The following memo was sent to staff on April 3, 2020 from Canadian Press president Malcolm Kirk.
To all CP/PMNA (Pagemasters North America) staff:
As we near the end of the third week of our remote deployment, I want to update you all with some shared information and thoughts on where we are.
First, thank you all for your vital help in making this transition to keep everyone safe and the business running. I know it was not easy or always seamless, but together we got it done. It is critically important you stay safe and we continue our work.
There is no way to ignore the realities confronting society today and confronting every business in the world. Obviously, we are not immune to these forces.
The elimination of virtually every sporting event means there are no results to report, and that means almost no sports agate for our PMNA desks to handle. We have seen a sharp revenue drop in our commercial assignments business. Custom content work – material that is invariably part of a client’s marketing strategy – has also slowed down.
Amid the backdrop of a sizable number of layoffs, wage rollbacks and the cessation of print editions in the past two weeks, it also won’t surprise you to learn that many wire clients are looking for payment holidays and suspension of billings. Advertising revenues, already in a decline before the crisis, have dropped dramatically for many of our customers, which means cash flow is tightening for everyone.
You may have heard the federal government has announced business assistance initiatives in recent days. We are assessing our eligibility for these measures. Candidly, we are not optimistic that these programs will be very helpful to CP in the immediate term simply because of the eligibility requirements.
We are pressing Ottawa and the Quebec governments on these and other possible initiatives that could support our sector and CP specifically.
This is not intended to be an alarm, but rather to give insight into how this crisis manifests itself in our world. There’s little doubt there will be more. We are in contact with our clients, with governments, and we will be prepared by watching our own financial position and planning a variety of contingencies – just as we planned and executed the transition for staff to work from home.
It is important to remember the positives, though – and we have many.
We know use of our content has increased dramatically through this crisis. Our clients and Canadians are relying on our journalism more than ever. We’ve even added a daily COVID-19 newsletter for our news and monitoring customers.
Technology doesn’t just allow us to do our day-to-day work remotely. It allows us to push forward with important initiatives that will be the backbone of our editorial and commercial mission for years to come.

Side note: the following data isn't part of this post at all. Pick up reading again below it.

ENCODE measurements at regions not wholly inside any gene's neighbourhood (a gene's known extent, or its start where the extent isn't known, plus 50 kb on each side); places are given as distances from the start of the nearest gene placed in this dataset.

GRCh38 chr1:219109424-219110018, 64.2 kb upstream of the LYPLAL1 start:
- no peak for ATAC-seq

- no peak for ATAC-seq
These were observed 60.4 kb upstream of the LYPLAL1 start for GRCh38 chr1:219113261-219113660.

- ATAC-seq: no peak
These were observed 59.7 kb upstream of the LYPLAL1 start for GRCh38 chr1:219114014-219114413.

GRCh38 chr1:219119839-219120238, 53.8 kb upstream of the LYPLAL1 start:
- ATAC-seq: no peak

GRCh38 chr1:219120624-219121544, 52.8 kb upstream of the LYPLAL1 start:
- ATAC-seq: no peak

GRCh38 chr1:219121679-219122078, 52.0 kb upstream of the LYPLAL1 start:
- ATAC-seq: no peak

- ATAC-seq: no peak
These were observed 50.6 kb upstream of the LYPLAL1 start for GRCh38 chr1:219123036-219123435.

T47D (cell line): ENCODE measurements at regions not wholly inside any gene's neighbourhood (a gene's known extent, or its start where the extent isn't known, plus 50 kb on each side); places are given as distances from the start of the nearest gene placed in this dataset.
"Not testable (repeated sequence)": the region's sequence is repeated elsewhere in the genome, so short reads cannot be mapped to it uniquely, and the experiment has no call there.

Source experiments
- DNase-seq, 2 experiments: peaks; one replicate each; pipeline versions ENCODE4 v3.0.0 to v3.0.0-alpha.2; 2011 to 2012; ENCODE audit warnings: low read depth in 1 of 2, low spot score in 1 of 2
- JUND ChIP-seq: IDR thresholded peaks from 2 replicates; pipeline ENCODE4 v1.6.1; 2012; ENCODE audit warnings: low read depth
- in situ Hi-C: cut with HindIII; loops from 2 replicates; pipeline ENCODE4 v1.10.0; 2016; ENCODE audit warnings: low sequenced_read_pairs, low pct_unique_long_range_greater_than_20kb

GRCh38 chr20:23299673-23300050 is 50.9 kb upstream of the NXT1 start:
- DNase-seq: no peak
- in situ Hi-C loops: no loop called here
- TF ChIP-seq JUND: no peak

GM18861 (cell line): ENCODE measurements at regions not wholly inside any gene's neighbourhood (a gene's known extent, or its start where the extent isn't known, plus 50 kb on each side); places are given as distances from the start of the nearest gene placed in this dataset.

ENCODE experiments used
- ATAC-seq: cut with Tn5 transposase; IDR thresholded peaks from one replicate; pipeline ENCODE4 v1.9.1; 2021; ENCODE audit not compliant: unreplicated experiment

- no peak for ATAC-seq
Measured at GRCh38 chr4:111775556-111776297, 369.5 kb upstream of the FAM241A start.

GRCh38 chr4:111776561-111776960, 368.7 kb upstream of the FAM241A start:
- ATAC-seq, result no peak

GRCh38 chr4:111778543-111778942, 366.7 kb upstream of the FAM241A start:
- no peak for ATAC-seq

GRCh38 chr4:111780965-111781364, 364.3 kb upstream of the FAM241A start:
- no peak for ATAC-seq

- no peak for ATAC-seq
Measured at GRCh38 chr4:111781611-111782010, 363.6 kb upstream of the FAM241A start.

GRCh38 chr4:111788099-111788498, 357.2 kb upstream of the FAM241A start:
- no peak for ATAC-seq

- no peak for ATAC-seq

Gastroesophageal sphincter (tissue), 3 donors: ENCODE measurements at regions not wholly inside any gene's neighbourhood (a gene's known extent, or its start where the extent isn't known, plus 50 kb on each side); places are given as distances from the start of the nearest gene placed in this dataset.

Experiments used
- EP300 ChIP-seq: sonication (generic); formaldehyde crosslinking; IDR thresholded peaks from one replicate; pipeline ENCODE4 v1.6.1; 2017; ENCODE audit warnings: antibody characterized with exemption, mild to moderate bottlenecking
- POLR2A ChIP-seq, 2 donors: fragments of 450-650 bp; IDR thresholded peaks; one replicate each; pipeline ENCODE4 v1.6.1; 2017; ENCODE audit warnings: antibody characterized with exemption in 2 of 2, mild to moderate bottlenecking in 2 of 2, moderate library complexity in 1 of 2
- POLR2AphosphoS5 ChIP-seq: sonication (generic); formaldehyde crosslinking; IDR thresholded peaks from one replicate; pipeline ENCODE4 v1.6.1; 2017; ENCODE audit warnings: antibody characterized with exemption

For example, work on the new digital asset management system and image archive continues. So, too, with the new content management system, the successor to JIMI. Editorial working groups involving staff across the country are doing important work with our IT team and our technology partner Sourcefabric to bring the new Superdesk platform to CP.
Thanks to the energy and commitment of our teams, we hope to make major headway on both of these projects in the second quarter.
And the Local Journalism Initiative, the federally funded program to create local reporting positions in areas of thin coverage or under-covered beats, is up and running well. CP is the editorial partner for this program. We oversaw the build of the content portal for the dozens of journalists hired at news outlets across Canada, and we will now provide the editorial governance of the program in the months ahead.
Thousands of new stories will be created by LJI reporters, and given the current circumstances for local media, their contributions couldn’t come at a more critical time. These stories will be distributed on the wire in their own separate category.
I am pleased to say CP was recently awarded two LJI grants for reporting positions in Quebec – one to report from the communities in Estrie and Montérégie region south of Montreal, and another to cover Indigenous communities in northern and western Quebec. Postings for these positions will go up soon.
So, among the uncertainties, there is reason for optimism.
Allow me to return to where I started – your well-being and safety. We are probably going to measure this period of our history in months, not weeks or days. We all need to think about what will work best for each of us to be healthy, happy and productive.
Working from home may create new challenges for many of us, and we must manage the strain that can bring. For full-time staff, you may want to consider taking a vacation day once or twice a week to focus entirely on family or children, or just to disconnect and refresh. Your circumstances may have you wondering if a reduced-hours work week or work day could be managed and how that could work.
Everyone’s situation is unique and we are open to discussing your circumstances and ideas to help you and your family. Do not hesitate to speak to your supervisor or contact Human Resources.
The legacy we stand upon today defines our standards. Just over 100 years ago, CP was created to keep Canadians informed through the Great War, the first global crisis faced by a young Canada. And the Spanish flu pandemic quickly followed and the need for news and information didn’t abate.
A century later another global crisis sweeps up Canada as well and CP’s work is more important than ever. We have changed and evolved with Canada – PMNA, as an example, adds a valuable array of services to offer our clients. Together, we are here to rise to the occasion, to fulfill our mission.
Your work under trying circumstances has been exemplary, I thank you one and all. Please take care of yourselves, your families, and one another.